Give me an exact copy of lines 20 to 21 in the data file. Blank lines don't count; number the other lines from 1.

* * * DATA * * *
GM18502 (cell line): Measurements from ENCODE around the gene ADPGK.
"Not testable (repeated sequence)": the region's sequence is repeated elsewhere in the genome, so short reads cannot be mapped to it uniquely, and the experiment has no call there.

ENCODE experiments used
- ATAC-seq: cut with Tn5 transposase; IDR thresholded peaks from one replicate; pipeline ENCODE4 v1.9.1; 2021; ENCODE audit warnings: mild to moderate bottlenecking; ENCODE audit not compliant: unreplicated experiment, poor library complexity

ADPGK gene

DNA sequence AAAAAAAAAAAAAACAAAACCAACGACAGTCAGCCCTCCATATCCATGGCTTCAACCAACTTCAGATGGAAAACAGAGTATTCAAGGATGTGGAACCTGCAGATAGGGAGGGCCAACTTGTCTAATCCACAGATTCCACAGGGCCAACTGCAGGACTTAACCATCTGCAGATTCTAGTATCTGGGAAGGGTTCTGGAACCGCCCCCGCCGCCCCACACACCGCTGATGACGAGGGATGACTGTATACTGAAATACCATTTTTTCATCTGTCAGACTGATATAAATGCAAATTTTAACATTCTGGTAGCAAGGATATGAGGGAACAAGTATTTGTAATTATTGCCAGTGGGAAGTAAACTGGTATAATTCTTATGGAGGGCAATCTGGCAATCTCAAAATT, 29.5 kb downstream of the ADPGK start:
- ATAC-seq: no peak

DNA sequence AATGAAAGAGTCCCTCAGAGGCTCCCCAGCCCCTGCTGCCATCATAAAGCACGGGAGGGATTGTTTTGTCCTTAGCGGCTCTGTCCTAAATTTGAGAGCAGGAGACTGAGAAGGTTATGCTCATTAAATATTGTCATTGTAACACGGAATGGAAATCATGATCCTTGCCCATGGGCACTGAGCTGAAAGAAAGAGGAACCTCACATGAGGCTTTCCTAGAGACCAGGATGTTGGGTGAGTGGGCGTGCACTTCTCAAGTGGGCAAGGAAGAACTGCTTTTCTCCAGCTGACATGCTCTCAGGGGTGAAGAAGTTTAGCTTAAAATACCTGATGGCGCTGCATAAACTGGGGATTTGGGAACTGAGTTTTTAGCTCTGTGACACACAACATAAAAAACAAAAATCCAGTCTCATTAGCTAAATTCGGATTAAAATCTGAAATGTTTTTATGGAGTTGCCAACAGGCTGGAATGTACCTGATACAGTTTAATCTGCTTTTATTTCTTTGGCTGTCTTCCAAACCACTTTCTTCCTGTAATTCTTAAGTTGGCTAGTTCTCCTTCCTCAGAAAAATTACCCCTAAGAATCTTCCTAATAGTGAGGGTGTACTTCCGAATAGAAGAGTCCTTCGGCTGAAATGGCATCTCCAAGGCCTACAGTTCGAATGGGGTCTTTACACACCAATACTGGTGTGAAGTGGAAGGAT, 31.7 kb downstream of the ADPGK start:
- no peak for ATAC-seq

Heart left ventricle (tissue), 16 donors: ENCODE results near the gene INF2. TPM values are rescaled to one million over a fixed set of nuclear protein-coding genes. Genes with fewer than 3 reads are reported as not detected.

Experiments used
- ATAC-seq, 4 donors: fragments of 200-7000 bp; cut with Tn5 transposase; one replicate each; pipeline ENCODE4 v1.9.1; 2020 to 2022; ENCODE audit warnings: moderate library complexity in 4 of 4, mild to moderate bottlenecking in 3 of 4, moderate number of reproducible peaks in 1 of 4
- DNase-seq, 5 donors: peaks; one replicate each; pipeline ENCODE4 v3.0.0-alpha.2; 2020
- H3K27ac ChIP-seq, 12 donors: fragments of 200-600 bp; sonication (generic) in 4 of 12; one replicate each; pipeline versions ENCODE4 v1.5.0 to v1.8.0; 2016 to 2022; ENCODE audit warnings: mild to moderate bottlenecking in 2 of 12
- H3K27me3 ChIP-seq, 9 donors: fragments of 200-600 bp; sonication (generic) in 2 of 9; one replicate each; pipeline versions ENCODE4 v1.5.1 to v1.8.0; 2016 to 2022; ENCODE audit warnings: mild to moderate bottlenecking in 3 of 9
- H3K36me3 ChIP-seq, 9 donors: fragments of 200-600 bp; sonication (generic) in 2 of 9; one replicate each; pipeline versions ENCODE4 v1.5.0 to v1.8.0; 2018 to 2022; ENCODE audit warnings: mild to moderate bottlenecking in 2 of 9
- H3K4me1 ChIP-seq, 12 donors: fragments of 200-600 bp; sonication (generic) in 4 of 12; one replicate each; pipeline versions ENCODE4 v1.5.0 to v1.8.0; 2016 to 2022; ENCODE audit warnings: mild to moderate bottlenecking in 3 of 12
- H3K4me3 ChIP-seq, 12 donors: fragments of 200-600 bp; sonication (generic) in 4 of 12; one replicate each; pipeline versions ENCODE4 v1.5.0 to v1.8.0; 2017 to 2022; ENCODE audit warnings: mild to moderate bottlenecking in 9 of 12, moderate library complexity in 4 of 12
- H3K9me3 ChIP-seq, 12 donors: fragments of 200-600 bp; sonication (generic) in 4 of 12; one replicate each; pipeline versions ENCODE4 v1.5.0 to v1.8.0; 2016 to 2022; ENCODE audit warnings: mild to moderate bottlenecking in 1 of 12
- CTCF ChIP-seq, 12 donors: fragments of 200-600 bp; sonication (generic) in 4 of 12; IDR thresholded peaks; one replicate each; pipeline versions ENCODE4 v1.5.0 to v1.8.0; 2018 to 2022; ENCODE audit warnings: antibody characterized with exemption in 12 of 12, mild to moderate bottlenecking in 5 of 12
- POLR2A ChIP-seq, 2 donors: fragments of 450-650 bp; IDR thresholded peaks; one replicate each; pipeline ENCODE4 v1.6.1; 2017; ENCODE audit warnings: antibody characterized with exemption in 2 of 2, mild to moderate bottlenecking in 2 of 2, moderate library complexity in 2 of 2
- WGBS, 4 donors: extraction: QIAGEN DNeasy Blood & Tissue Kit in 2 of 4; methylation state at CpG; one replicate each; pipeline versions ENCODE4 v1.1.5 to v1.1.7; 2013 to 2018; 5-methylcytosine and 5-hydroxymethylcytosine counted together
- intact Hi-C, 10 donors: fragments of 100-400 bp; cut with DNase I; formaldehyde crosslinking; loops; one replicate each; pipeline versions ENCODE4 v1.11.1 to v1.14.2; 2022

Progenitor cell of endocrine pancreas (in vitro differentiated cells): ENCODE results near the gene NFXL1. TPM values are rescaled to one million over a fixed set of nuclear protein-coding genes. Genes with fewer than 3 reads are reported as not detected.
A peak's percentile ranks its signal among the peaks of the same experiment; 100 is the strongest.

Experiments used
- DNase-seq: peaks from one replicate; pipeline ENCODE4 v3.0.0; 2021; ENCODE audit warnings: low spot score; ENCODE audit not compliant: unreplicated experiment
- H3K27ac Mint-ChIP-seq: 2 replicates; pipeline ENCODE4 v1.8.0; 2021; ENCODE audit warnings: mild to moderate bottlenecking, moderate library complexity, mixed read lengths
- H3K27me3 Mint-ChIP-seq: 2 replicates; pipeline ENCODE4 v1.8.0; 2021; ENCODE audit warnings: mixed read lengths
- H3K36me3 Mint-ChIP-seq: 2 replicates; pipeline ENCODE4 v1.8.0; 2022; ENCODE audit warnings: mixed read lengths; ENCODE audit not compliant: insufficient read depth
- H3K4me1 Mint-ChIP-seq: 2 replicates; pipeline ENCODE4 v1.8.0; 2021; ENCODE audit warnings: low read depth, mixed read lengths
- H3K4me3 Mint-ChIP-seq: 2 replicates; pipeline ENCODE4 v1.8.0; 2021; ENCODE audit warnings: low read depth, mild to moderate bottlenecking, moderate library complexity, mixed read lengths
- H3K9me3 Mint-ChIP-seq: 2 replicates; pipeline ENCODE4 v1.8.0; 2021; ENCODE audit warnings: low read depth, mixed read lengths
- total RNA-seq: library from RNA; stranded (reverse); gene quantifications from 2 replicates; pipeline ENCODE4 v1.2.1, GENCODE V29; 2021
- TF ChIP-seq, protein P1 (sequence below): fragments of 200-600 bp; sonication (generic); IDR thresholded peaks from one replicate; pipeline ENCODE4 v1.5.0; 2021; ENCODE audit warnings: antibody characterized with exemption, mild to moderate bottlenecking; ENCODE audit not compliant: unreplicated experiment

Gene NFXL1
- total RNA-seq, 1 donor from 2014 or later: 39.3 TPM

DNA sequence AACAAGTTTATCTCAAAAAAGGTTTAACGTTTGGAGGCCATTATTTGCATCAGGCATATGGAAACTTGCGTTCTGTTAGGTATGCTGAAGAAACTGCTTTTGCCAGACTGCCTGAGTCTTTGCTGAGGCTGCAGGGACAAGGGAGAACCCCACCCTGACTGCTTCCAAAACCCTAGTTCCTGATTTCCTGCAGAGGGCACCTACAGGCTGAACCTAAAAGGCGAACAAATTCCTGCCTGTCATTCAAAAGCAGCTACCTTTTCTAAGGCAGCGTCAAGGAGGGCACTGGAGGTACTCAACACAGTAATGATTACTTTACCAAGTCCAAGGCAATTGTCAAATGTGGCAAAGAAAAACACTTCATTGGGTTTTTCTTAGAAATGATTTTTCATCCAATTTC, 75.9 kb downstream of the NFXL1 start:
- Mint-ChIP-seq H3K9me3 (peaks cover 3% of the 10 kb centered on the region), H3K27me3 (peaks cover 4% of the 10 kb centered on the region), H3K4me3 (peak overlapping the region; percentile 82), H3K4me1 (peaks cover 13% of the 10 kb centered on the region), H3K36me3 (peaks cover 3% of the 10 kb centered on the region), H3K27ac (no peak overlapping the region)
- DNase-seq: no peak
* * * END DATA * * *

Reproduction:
- CTCF ChIP-seq, 12 donors: fragments of 200-600 bp; sonication (generic) in 4 of 12; IDR thresholded peaks; one replicate each; pipeline versions ENCODE4 v1.5.0 to v1.8.0; 2018 to 2022; ENCODE audit warnings: antibody characterized with exemption in 12 of 12, mild to moderate bottlenecking in 5 of 12
- POLR2A ChIP-seq, 2 donors: fragments of 450-650 bp; IDR thresholded peaks; one replicate each; pipeline ENCODE4 v1.6.1; 2017; ENCODE audit warnings: antibody characterized with exemption in 2 of 2, mild to moderate bottlenecking in 2 of 2, moderate library complexity in 2 of 2